A button in HTML is an interactive element that users can click on. It's used for submitting forms, triggering JavaScript functions, and other interactive features on a webpage.

For our example, here's an HTML and CSS example for styling a button:

<!DOCTYPE html>
.button {
    background-color: blue;
    color: white;
    padding: 15px 32px;
    text-align: center;
    text-decoration: none;
    display: inline-block;
    font-size: 16px;
    margin: 4px 2px;
    cursor: pointer;
    border-radius: 8px;
    border: none;

.button:hover {
    background-color: navy;

<button class="button">Click Me!</button>


In this code:

  • <button class="button">Click Me!</button> is our button element.

  • Inside the <style> tags, we've added CSS to style the button:

    • The button has a blue background color and white text.

    • It's padded to make it larger and more clickable.

    • It has a rounded border with a radius of 8 pixels.

    • The .button:hover style changes the button's background color to navy when the mouse hovers over it, adding a visual cue that it's an interactive element.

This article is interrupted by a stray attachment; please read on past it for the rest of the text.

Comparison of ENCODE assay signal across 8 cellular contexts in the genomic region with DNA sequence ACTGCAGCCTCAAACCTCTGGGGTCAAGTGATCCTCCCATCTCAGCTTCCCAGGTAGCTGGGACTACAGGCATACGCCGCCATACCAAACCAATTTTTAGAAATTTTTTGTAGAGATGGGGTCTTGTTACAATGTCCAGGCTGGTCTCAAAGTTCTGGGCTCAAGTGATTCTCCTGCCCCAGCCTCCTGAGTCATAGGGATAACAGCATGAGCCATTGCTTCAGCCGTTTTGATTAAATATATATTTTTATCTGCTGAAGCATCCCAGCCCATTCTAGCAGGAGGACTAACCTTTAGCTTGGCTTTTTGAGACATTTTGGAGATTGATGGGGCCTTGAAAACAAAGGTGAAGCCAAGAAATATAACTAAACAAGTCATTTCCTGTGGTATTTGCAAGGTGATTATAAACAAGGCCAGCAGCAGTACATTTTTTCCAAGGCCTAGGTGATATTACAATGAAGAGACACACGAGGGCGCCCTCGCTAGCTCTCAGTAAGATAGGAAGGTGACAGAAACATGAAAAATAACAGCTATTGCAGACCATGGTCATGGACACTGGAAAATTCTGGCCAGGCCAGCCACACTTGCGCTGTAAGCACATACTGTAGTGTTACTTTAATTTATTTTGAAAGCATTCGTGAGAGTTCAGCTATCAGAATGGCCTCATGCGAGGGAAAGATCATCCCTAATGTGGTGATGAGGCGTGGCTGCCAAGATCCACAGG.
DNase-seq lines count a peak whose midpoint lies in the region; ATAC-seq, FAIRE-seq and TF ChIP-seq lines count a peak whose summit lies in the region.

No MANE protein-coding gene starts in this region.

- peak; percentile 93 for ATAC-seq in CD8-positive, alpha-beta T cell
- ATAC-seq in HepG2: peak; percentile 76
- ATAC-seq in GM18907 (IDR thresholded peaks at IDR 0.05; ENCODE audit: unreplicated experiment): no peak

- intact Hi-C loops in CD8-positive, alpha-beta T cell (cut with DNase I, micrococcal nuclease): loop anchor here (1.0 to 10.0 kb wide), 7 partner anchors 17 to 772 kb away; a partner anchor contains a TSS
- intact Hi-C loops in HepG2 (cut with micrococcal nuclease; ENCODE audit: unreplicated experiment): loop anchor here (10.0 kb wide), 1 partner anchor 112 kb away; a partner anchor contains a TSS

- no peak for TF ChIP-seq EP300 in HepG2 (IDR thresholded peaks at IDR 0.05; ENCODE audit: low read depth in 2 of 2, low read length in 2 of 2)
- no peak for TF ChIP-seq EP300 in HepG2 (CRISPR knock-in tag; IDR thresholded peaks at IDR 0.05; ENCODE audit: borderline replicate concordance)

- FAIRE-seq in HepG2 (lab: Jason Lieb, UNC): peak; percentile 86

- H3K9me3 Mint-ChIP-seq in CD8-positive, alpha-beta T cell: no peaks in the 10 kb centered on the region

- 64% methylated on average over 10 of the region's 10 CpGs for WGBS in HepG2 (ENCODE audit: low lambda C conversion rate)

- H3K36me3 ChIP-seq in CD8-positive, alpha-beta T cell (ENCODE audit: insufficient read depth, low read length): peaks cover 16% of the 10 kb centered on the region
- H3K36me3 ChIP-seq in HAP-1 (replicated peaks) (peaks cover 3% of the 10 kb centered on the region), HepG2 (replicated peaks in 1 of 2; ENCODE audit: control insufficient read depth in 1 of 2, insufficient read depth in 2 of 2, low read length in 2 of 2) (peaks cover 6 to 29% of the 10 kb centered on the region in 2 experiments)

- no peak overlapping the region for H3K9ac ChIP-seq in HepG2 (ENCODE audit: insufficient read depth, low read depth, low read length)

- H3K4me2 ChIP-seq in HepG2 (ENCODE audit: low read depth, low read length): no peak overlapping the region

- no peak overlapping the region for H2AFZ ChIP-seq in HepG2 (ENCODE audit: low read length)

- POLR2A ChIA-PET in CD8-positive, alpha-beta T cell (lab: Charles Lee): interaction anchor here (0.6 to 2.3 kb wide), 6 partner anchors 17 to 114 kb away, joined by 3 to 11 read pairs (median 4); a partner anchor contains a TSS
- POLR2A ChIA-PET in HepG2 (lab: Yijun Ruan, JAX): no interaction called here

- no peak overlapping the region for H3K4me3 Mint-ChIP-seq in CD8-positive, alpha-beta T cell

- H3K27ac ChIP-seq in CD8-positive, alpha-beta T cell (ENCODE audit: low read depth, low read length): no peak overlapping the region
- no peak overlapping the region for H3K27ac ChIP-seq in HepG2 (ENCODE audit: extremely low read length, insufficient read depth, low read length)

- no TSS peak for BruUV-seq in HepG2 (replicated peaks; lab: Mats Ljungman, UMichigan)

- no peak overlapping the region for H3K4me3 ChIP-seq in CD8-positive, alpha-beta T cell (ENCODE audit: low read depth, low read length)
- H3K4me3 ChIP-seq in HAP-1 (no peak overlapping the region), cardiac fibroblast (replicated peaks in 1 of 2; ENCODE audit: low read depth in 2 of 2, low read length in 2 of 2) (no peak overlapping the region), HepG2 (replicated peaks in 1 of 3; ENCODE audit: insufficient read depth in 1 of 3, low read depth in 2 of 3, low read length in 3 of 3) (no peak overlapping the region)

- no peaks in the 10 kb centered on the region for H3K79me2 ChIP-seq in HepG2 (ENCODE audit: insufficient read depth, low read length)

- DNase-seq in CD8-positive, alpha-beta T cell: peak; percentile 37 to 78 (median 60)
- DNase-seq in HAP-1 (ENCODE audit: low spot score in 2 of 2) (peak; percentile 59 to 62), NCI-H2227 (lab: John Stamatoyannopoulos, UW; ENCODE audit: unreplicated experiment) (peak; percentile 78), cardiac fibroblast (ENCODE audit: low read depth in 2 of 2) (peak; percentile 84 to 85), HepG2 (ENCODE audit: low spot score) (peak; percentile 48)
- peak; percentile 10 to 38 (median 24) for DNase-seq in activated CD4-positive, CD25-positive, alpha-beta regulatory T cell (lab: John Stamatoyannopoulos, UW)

When you put this code in an HTML file and view it in a web browser, you'll see a styled button that changes color when you hover over it, illustrating a basic interactive element on a webpage.

In Jux the button is pre-built with all the interactive states. This is why the anchor for hover comes from the element in Jux. We are rendering a live component that is the <button> tag like seen above. So all of the aspects of that element are baked in the element and thus allowing designers and developers to collaborate

Jux button element is an HTML interactive button that can be easily designed and used. View the layers structure, you can reorder the layers, remove children, and also add your own. The button has prebuilt interactive states: Idle (default), hover and active, and props: Hierarchy (PrImary and Secondary) and Disable prop to indicate if it is disable or not.

In order to edit the states and props move between their combinations in the props dropdown fields at the top of the DDP. In order to design it’s children, the text and the icons - just select them and manipulate the styles. You can remove children as needed or design them in parent context.

Here is the button states and props matrix for better understanding of what can be designed. Soon this matrix will be added to Jux canvas πŸ™‚

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